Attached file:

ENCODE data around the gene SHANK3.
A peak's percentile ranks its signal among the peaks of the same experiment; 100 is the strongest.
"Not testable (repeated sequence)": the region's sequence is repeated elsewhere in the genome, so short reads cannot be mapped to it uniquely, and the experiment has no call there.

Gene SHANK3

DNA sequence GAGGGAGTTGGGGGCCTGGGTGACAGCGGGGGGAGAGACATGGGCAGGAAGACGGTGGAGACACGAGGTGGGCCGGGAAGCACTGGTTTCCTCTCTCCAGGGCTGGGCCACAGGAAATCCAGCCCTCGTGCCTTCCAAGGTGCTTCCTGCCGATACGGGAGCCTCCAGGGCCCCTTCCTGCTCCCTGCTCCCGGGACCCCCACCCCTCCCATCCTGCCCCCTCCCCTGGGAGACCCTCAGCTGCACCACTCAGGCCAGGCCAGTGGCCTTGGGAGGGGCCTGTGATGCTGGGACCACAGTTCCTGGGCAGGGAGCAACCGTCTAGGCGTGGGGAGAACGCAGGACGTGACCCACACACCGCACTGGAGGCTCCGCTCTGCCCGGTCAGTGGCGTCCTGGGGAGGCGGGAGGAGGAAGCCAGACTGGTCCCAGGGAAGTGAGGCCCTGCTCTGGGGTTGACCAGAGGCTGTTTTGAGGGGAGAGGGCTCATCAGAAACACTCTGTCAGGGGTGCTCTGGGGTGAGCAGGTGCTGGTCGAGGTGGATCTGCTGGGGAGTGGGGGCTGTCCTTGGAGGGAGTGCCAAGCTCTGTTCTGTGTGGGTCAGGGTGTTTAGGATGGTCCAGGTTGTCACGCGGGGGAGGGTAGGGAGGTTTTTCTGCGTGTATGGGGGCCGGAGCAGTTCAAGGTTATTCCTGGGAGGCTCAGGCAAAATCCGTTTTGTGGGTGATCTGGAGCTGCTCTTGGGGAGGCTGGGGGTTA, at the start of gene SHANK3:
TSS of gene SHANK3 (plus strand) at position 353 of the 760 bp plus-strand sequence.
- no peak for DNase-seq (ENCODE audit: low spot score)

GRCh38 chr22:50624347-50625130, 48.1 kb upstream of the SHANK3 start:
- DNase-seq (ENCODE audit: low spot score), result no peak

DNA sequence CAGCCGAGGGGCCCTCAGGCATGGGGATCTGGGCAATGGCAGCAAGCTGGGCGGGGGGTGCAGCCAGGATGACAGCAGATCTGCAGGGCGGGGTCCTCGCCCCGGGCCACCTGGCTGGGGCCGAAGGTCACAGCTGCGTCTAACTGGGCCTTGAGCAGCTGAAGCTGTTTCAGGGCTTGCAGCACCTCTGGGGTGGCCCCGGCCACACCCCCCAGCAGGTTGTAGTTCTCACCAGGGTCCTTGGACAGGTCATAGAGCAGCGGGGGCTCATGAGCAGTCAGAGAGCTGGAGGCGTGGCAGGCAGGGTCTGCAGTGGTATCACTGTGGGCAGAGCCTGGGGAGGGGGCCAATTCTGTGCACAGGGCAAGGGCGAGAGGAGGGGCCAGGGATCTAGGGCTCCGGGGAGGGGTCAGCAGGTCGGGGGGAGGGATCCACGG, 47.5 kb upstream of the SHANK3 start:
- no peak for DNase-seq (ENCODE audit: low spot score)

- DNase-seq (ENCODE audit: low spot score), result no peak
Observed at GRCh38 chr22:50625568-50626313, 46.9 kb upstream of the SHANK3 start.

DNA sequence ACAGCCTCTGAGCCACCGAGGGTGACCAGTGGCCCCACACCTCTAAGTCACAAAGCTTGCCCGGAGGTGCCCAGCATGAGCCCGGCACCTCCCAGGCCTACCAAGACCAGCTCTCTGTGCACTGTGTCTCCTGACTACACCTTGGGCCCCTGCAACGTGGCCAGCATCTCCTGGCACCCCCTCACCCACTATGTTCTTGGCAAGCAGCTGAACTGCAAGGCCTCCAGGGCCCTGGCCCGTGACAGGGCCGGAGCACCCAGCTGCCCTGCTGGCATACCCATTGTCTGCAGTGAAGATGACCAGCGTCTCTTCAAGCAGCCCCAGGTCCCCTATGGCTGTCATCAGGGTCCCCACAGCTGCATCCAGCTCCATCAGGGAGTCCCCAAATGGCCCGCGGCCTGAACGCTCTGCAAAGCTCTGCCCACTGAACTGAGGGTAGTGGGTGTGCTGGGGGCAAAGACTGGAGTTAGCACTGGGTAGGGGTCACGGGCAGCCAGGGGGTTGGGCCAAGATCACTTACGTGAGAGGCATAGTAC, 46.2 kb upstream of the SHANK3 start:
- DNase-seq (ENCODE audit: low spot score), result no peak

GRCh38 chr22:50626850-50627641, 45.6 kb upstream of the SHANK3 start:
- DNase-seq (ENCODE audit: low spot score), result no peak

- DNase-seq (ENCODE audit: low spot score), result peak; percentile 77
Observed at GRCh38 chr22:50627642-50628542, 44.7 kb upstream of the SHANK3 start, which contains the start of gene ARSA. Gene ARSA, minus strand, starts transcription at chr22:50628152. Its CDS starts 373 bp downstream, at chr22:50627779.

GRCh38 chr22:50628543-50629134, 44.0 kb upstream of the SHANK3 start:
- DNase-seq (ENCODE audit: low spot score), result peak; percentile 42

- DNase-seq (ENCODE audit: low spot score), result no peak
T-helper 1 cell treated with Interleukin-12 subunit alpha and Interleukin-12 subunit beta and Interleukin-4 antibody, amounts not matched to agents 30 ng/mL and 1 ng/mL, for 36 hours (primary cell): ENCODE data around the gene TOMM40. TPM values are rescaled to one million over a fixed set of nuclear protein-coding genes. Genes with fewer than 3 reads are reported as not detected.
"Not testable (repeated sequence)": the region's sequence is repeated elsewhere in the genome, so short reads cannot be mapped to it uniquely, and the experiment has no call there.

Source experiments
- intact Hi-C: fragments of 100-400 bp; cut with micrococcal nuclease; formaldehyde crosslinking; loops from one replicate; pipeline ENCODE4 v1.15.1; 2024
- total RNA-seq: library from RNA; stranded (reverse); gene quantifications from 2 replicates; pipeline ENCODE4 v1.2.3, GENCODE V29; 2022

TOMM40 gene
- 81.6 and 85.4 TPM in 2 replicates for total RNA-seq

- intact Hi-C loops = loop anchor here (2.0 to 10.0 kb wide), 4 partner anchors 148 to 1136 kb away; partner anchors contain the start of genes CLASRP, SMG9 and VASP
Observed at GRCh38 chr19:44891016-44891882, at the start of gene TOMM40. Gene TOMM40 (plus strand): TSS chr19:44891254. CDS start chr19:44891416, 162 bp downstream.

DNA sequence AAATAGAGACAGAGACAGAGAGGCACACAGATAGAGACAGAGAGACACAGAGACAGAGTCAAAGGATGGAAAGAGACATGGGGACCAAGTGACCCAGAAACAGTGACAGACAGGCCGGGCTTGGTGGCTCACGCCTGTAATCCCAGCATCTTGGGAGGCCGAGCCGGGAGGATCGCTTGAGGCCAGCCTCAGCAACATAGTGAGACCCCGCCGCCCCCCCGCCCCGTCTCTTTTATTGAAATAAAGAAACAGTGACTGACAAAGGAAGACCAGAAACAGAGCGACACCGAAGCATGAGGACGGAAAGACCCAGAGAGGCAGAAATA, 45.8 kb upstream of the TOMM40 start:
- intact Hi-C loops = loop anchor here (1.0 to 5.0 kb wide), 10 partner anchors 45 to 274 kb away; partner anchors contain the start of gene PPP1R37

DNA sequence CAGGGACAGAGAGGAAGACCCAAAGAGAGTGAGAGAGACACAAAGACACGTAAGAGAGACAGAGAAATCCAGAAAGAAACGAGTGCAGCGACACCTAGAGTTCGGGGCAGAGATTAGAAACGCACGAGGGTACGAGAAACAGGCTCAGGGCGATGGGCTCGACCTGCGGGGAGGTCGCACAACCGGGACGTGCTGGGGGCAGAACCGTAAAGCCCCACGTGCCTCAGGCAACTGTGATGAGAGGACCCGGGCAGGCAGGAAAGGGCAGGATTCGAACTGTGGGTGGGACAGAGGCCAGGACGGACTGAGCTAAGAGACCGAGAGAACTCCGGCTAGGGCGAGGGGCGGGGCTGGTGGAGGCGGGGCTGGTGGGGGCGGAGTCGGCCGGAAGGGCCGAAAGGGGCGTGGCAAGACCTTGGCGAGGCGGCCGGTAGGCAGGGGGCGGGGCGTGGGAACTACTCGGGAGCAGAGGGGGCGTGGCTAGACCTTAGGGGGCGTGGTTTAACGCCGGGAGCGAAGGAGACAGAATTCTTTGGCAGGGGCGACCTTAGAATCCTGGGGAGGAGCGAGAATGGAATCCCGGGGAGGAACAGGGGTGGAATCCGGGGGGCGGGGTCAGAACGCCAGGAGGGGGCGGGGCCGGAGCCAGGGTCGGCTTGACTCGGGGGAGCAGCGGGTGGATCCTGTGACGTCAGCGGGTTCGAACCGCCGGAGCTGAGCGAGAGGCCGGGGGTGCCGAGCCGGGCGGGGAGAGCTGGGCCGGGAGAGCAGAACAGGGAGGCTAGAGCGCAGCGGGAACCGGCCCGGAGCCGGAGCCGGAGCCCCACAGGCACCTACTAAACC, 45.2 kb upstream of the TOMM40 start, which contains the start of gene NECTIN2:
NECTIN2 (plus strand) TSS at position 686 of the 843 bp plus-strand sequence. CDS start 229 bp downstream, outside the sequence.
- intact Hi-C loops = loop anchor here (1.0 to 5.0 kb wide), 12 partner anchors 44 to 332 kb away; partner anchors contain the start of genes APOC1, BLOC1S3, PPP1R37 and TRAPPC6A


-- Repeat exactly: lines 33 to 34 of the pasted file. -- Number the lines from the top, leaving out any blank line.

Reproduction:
- intact Hi-C loops = loop anchor here (1.0 to 5.0 kb wide), 10 partner anchors 45 to 274 kb away; partner anchors contain the start of gene PPP1R37

DNA sequence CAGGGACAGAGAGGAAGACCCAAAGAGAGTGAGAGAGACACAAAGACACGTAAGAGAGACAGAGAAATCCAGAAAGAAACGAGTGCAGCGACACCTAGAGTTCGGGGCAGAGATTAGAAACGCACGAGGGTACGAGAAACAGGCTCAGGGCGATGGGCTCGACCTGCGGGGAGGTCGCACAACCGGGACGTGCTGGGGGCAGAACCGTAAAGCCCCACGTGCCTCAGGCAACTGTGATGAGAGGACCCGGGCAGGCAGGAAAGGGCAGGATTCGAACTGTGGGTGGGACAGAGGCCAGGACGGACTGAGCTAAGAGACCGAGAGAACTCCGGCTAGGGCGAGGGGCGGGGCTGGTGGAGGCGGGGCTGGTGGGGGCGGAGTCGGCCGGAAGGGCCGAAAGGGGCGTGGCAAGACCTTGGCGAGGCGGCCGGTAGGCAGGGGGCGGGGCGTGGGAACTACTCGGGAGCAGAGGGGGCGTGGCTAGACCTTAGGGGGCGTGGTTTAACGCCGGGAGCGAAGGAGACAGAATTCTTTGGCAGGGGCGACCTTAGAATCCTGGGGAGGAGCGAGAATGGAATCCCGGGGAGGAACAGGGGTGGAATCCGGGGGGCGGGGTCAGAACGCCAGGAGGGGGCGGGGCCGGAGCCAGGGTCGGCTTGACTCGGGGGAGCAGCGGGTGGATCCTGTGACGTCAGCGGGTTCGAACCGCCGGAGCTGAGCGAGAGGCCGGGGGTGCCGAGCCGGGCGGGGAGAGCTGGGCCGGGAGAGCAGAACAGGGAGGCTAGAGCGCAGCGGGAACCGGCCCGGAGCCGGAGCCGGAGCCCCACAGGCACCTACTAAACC, 45.2 kb upstream of the TOMM40 start, which contains the start of gene NECTIN2: